It’s interesting that NBC would first release the pilot for their quasi genre series Awake online in advance of the airdate. And as genre, this is part of the latest trend of men having dead relatives haunt their lives (see A Gifted Man to get the idea.) Now, I wasn’t sure about this series, as the idea smacked of self indulgence similar to the aforementioned similarly themed series. To recap the plot. Police Detective (because just about everything drama related these days has to be at least part police procedural) Michael Britten (played by British actor Jason Isaacs) †has lost his wife in a car crash in one reality but goes to sleep and wakes up in a different reality where his son survived. We are treated by dueling psychologists and confused partners in both worlds. Does it work, though?
The show opens with a slowmo scene of the Britten family car crash. And then we move into a grief session with red reality (where his wife is alive) psychologist played by BD Wong (Law and Order:SVU). It’s cut off for one of the ep’s two 5 minute mysteries. Yeah, they are about that. Basically we see the crime scene, Detective Britten spots a couple of details and the suspect is identified and ultimately shot to death by our hero’s partner. That’s the police part of the show.
Cherry Jones (24) plays the psychologist in the green reality (where his son is alive) and she argues with BD’s assumptions that hers is the dream reality. Why red and green? Mike wears different colored live strong rubber bands in each reality. This is important (at least in the show). At one point he wakes up and freaks out when he finds he isn’t wearing a band and cuts his hand to try to prove he is actually awake. Beyond the theme of dealing with grief, the script doesn’t concern itself seriously with anything else. When faced with people questioning his ‘fantasies’ Mike makes no effort to investigate, or even, say be clear if he is reliving the same day, or say living every other day in each reality. He doesn’t seem to have even asked his wife or son what happened on the night of the crash (he apparently has no memory of it.) I assume at this point that the procedural part of the show is to offer some cheap and familiar thrills. Because it offers nothing else.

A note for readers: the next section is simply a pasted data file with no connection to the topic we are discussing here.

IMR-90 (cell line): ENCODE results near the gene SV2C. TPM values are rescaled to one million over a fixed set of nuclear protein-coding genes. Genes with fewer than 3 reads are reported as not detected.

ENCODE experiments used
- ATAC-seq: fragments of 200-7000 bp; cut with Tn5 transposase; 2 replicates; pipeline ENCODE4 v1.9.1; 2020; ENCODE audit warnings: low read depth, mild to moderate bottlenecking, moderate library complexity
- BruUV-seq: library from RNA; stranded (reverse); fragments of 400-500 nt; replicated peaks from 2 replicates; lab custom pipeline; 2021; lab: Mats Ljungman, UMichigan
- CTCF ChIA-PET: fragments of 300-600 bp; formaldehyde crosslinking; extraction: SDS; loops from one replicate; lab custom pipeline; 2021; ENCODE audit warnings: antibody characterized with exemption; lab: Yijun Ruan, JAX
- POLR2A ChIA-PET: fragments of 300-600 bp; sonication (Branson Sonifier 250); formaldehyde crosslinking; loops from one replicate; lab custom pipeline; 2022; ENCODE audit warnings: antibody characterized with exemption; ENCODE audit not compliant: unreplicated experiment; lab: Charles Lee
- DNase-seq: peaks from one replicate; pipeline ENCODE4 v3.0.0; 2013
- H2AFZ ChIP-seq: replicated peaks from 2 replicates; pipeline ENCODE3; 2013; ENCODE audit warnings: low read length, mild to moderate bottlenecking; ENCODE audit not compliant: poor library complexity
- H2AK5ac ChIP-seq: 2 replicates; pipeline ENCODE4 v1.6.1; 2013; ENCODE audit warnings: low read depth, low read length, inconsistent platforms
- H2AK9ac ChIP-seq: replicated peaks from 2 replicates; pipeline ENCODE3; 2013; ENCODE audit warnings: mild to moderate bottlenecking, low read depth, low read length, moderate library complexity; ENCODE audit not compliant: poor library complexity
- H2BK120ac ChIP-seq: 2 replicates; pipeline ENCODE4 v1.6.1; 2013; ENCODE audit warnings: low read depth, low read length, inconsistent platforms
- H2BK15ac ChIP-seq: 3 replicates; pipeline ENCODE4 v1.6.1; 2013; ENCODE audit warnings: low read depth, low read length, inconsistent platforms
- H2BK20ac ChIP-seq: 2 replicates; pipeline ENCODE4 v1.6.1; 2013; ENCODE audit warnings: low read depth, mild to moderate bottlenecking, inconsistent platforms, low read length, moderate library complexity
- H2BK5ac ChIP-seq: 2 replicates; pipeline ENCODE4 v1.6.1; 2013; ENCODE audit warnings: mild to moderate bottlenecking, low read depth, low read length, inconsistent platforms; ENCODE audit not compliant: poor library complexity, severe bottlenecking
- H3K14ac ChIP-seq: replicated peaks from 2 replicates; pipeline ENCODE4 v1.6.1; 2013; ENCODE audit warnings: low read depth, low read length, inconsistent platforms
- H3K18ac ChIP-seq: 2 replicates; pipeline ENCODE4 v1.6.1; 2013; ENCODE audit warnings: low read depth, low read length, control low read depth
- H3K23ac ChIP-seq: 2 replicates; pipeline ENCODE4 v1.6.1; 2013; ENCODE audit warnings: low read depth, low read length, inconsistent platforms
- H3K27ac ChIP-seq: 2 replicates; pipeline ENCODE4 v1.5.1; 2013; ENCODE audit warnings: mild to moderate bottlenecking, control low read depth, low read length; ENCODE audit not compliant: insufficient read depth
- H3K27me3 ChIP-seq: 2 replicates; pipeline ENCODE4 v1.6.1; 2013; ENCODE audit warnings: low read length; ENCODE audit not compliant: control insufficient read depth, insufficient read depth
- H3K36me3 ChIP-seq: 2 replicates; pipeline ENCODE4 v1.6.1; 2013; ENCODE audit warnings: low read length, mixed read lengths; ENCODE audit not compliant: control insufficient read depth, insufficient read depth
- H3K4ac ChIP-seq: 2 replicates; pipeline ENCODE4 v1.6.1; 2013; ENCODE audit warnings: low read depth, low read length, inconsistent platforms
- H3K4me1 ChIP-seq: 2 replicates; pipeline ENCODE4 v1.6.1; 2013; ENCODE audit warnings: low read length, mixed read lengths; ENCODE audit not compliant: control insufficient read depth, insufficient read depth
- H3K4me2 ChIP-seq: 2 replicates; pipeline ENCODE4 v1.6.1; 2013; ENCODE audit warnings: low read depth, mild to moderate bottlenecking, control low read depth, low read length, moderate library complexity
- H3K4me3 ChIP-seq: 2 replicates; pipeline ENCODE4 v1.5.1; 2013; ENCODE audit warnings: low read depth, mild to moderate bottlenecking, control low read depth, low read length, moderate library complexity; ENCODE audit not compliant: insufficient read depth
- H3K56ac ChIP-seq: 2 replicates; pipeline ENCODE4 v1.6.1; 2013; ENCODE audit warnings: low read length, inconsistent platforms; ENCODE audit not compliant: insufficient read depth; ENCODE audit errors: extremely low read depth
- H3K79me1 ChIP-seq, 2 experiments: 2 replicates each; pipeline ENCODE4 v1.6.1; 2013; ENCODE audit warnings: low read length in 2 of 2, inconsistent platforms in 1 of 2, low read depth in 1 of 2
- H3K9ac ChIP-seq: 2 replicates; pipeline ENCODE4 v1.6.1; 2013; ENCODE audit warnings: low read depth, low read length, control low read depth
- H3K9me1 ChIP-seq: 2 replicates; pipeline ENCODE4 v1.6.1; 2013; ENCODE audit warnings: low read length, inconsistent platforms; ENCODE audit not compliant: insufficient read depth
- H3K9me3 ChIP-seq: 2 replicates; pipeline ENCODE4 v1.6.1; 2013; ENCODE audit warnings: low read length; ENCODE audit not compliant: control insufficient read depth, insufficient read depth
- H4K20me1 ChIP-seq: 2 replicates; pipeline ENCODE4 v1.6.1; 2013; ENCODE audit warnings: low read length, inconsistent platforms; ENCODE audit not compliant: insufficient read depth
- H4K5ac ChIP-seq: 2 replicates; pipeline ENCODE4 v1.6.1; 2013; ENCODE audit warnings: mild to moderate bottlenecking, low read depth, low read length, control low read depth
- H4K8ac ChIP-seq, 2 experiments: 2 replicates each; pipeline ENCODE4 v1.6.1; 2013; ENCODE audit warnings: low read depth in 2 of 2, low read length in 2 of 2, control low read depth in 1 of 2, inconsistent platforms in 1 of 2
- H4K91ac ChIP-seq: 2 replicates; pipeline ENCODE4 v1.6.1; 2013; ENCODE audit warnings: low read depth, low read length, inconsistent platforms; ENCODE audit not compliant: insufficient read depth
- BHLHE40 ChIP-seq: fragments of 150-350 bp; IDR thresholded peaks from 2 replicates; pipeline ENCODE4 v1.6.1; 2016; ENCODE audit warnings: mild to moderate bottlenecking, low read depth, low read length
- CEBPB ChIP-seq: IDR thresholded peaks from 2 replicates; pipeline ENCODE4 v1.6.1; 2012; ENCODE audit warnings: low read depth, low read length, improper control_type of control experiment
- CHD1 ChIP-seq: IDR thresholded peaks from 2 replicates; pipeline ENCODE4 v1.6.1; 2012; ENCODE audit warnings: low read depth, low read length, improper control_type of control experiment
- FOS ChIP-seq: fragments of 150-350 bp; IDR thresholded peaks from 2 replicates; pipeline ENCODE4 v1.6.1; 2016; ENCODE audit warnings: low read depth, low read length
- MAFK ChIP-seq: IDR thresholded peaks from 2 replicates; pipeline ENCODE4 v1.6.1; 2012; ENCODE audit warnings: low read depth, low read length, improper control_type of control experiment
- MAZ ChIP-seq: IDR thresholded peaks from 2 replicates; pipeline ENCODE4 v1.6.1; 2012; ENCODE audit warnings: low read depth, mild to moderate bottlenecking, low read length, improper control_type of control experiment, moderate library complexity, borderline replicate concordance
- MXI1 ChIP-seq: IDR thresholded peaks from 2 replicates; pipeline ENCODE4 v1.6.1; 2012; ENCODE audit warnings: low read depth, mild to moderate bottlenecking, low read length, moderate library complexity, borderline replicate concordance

And at the end of the hour we are treated to Mike’s mission statement (which he relates to the somewhat belligerent Wong)
“The thing is Doctor, yes, I still see my wife and my son, and I’ve also seen both of them lowered into the ground. And when you see a loved one buried you have one thought over and over again and that is you would do anything anything to get them back. So if your telling me that the price of seeing them, feeling them, of having them in my life *is my sanity*, it’s a price I will happily pay.”
Wow, I’m not sure if this beats the wish fulfillment fantasy of Kiefer Sutherland’s Touch, but it does come close. There are also echoes of the kind of escapism that was explored in the UK version of Life on Mars/Ashes to Ashes series and the Robert Lepage 2000 Sci-fi movie Possible Worlds. We’ll see which way this one goes (possibly into a full psychotic break, who knows.)
On the whole the production values are fine, the acting is fine. I think the sci-fi series Charlie Jade did a much better job of using color to†delineate†multiple realities much better. I really didn’t see much of difference here. I’m not sure what kind of legs this show will have unless it gets a lot more interesting and a lot less self indulgent/self-absorbed. We’ll see in March. I’m guessing no, but I’ve been wrong before.
Rating: 3 out of 5